Employment & Labor Insider

Employment & Labor Insider

Legalese is not spoken here

DOL announces 2017 minimum wages for federal contractors

Posted in Affirmative Action, Wage-Hour

Heidi WilburThe U.S. Department of Labor announced last week that covered federal contractors and subcontractors will be required to pay workers an hourly minimum wage of $10.20 an hour beginning January 1, 2017.  The minimum cash wage for tipped workers will increase to $6.80 an hour.

The annual increases are required by an Executive Order issued in February 2014, which mandates that the DOL raise the hourly minimum wage paid by certain federal contractors every calendar year based on inflation. The Executive Order also specifies that the minimum cash wage for tipped workers must increase by 95 cents a year until it reaches 70 percent of the minimum wage paid to other hourly workers under the Executive Order.

The current minimum wage for federal contractors is $10.15 an hour, and the current minimum cash wage for tipped workers is $5.85 an hour.

Hillary, or The Donald: A voting guide for employers

Posted in Benefits, Class actions, Discrimination, Equal Pay, Family and Medical Leave Act, Independent Contractor, Labor Relations, Lactation, Pregnancy, Sexual Orientation, Wage-Hour
Blind Justice.flickrCC.ValerieEverett

Pretend this is me.

As our regular readers know, Employment & Labor Insider is a non-partisan blog. But with the first Presidential debate coming on Monday night, I thought it would be helpful to look at the two major presidential candidates and their positions on issues of interest to employers.

The following comes from each of the candidates’ websites, supplemented by some news stories, with a dash of speculation and extrapolation from me. I do have one editorial comment, but it’s based on the law, not the relative merits of the candidates.

I am covering the candidates in alphabetical order.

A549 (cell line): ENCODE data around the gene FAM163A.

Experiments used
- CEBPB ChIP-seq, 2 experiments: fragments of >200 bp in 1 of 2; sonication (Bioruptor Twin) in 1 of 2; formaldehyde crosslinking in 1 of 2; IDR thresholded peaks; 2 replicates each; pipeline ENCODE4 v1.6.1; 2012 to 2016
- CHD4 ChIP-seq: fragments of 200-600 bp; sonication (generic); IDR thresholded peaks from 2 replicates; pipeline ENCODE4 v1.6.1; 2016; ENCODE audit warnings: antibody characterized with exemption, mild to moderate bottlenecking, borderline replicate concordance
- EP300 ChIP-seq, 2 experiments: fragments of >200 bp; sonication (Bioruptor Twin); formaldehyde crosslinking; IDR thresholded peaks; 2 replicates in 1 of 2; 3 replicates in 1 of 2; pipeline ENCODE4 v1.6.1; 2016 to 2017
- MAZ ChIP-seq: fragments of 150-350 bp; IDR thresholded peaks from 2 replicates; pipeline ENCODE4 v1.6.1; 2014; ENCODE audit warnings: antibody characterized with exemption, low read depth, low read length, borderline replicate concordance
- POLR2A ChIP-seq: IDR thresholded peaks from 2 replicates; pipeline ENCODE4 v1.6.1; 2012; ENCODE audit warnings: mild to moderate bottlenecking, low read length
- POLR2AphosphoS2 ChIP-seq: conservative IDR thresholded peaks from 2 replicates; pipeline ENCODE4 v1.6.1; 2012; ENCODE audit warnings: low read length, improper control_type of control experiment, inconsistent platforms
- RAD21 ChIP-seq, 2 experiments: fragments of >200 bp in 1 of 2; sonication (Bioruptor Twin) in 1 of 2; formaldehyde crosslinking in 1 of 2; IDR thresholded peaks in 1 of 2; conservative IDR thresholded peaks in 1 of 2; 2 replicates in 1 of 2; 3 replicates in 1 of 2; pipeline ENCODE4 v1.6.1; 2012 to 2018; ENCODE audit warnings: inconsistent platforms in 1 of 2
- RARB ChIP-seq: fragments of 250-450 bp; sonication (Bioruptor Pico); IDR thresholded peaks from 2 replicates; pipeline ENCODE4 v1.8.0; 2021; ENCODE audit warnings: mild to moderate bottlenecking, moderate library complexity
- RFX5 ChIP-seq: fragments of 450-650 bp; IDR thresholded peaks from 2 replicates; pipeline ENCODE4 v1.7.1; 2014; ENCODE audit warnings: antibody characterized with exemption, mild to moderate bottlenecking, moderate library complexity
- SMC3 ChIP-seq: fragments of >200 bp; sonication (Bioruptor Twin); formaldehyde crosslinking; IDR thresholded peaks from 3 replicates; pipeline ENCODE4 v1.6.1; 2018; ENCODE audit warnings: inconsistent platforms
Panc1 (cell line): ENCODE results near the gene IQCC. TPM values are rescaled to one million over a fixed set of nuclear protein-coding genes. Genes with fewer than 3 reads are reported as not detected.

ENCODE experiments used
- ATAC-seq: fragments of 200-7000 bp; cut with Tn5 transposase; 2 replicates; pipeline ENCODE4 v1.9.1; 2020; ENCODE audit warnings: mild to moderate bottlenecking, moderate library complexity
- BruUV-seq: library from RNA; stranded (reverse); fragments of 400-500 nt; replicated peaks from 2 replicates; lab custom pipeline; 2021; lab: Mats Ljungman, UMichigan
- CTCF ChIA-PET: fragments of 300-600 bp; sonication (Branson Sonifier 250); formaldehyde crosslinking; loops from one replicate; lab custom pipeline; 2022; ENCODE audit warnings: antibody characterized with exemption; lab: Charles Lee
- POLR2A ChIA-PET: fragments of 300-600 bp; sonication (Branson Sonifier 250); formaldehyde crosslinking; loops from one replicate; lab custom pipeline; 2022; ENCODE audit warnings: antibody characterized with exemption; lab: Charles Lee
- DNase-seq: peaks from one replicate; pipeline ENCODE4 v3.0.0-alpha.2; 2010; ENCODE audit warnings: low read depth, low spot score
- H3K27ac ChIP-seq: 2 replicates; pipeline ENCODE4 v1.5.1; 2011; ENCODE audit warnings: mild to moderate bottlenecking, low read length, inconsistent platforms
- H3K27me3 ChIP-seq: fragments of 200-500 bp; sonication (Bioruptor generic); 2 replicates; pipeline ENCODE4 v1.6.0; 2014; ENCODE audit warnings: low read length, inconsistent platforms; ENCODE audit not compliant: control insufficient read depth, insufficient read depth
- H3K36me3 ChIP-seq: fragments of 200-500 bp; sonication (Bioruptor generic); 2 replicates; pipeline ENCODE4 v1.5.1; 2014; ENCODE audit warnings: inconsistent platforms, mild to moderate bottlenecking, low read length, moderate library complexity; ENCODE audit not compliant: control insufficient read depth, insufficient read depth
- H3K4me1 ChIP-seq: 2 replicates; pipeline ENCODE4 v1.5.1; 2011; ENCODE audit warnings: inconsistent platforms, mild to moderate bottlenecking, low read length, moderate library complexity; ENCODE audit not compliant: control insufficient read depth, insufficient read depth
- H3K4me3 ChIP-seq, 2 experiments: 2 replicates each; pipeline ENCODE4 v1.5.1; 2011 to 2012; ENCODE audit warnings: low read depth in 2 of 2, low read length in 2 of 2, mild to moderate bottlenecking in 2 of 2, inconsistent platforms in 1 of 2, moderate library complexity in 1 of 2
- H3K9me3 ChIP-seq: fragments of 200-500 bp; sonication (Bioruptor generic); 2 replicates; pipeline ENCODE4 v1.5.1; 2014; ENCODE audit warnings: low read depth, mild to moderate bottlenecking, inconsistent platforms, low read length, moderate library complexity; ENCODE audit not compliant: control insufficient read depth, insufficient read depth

(Have I told you lately that we are non-partisan? Just wanted to make sure I got that point across.)

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There’s a new Sheriff in town: The politics and pitfalls of patronage dismissals (Part 2 of 2)

Posted in First Amendment, Public Sector Employment

NOTE FROM ROBIN: This is the second and final installment in a series on the law regarding patronage dismissals in public sector employment by Damon Kitchen, head of our public sector industry group.

Damon Kitchen

Damon Kitchen

In last week’s installment, I provided an introduction to the issue of patronage dismissals in the public sector, and a discussion of the Supreme Court’s Elrod (1976) and Branti (1980) decisions. In this installment, I’ll talk about how the “Elrod-Branti standard” has been applied by the courts, particularly in the Eleventh Circuit, where I practice.

Since the Elrod and Branti decisions were rendered, many of the United States Courts of Appeals, using the Elrod-Branti standard as a starting point, have developed their own rules and tests for deciding political patronage-based cases. These tests and rules often vary depending upon the federal circuit where one is practicing.

Over the past 30 years, the Eleventh Circuit has developed what it refers to as a “categorical approach” for analyzing First Amendment political patronage cases. If the public employee, under the applicable state or local law, is empowered to act as an “alter ego” of the employer, then that public employee is categorically subject to dismissal based solely on his or her political affiliation or loyalty.

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Contractor settles with OFCCP for more than $250K

Posted in Affirmative Action, Discrimination, Equal Pay, Settlements

Louise Davies

Louise Davies is an Affirmative Action Paralegal in Constangy’s Winston-Salem, North Carolina, office. For more than 15 years, she has helped employers develop affirmative action plans and respond to audits and on-site investigations by the Office of Federal Contract Compliance Programs. She also conducts diversity training for employers. Louise is a graduate of Wesleyan College in Macon, Georgia.